4. The news release from the governor’s office says that private industry would assume the financial risks.
In fact, the money to build the plant would be subsidized by a taxpayer-funded, low-cost federal loan. Thus it is taxpayers who would be assuming the construction risk. And it is the ratepayers such as you and me who would be assuming the high cost of syngas.
Given the economic and production facts above, how could the governor and developers even consider a contract to force Indiana ratepayers to purchase the syngas over a 30-year period? Probable reasons are given below in the discussion. First though, I cover some environmental issues because of disinformation about air quality given citizens in this county.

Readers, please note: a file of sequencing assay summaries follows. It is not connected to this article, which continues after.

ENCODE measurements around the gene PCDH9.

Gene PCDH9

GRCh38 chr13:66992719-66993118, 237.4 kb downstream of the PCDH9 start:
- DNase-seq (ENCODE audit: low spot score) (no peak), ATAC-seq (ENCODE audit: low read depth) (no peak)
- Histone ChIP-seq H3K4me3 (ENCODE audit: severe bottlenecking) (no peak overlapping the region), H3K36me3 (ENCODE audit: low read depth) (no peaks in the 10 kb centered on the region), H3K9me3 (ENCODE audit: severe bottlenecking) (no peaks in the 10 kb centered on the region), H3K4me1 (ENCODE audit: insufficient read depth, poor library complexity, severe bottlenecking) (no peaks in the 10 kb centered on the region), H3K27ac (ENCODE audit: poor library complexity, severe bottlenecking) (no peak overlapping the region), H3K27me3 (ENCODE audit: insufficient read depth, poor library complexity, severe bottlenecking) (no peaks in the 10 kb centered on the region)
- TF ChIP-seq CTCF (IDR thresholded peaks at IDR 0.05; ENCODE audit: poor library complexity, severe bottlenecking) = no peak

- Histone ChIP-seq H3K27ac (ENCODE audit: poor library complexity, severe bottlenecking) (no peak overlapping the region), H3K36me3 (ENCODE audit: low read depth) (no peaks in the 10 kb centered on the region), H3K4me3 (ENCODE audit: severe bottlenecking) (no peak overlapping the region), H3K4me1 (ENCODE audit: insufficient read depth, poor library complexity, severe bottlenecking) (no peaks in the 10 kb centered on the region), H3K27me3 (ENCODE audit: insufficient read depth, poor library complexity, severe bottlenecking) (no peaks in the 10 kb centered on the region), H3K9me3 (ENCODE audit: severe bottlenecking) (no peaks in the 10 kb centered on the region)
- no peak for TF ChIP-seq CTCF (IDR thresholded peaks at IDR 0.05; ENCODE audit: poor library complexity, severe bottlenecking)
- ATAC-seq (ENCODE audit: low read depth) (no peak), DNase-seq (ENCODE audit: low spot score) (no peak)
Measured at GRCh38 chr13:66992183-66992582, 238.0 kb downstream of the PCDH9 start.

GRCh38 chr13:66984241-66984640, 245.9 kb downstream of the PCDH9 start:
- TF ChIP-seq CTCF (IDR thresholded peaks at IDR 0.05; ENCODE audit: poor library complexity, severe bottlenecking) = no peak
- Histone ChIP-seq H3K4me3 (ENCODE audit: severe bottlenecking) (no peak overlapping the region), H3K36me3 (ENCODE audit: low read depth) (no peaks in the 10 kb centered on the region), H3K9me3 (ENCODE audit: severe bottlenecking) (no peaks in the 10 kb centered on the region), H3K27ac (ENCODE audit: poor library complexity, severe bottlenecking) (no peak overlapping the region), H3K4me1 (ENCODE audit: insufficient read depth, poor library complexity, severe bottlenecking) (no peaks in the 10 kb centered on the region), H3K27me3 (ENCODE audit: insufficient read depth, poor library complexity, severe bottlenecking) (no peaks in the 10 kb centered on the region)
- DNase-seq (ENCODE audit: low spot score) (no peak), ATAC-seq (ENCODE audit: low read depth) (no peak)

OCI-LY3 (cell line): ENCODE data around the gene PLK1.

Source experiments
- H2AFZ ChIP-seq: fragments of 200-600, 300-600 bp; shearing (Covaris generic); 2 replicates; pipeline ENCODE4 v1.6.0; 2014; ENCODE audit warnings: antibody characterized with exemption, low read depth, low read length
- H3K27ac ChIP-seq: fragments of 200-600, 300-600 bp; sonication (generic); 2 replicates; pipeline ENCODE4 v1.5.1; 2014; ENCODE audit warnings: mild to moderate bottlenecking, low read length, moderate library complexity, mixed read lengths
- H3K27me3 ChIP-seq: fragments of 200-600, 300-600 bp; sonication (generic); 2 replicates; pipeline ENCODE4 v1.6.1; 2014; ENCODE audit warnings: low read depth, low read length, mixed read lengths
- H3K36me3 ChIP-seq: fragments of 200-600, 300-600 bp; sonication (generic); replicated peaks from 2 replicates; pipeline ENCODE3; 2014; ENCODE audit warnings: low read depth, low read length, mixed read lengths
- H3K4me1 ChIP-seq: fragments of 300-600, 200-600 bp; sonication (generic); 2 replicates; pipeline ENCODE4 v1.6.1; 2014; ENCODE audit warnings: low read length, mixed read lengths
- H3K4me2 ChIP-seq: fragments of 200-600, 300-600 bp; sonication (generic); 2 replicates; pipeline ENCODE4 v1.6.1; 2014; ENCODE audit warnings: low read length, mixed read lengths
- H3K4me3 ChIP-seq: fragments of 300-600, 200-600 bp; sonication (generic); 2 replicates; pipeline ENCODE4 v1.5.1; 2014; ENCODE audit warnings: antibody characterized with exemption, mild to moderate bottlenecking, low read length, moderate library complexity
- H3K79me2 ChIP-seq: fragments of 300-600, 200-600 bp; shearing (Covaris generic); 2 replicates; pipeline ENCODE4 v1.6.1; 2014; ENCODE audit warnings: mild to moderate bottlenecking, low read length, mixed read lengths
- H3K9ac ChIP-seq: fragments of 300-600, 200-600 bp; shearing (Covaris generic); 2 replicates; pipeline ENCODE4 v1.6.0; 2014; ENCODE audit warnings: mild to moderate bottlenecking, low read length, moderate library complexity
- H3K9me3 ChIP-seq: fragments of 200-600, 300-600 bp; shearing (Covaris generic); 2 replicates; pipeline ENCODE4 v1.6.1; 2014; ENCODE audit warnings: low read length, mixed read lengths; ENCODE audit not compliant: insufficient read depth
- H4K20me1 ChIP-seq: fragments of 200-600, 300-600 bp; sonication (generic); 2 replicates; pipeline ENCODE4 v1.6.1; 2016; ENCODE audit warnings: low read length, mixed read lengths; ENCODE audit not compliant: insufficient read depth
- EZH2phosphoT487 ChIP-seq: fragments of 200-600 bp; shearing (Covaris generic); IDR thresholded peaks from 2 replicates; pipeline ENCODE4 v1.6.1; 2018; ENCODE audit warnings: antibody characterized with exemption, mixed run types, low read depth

Costs Related to Environmental Matters
It is frequently asserted by syngas proponents that the process is much cleaner than getting energy from traditional coal power plants. Proponents also frequently assert that the air quality in the Spencer County area is good, so there is nothing to be concerned about by a syngas plant locating here. Here I present facts that can be verified through numerous press releases made the past few years in the Evansville Courier & Press and in county newspapers.
I do not address environmental issues regarding hydrofracturing herein, in order to maintain focus on economics. But according to industry specialists I have talked with, problems occur mainly in shallow shale formations or around improperly cemented well casings. These issues can be resolved without major impact on availability of natural gas.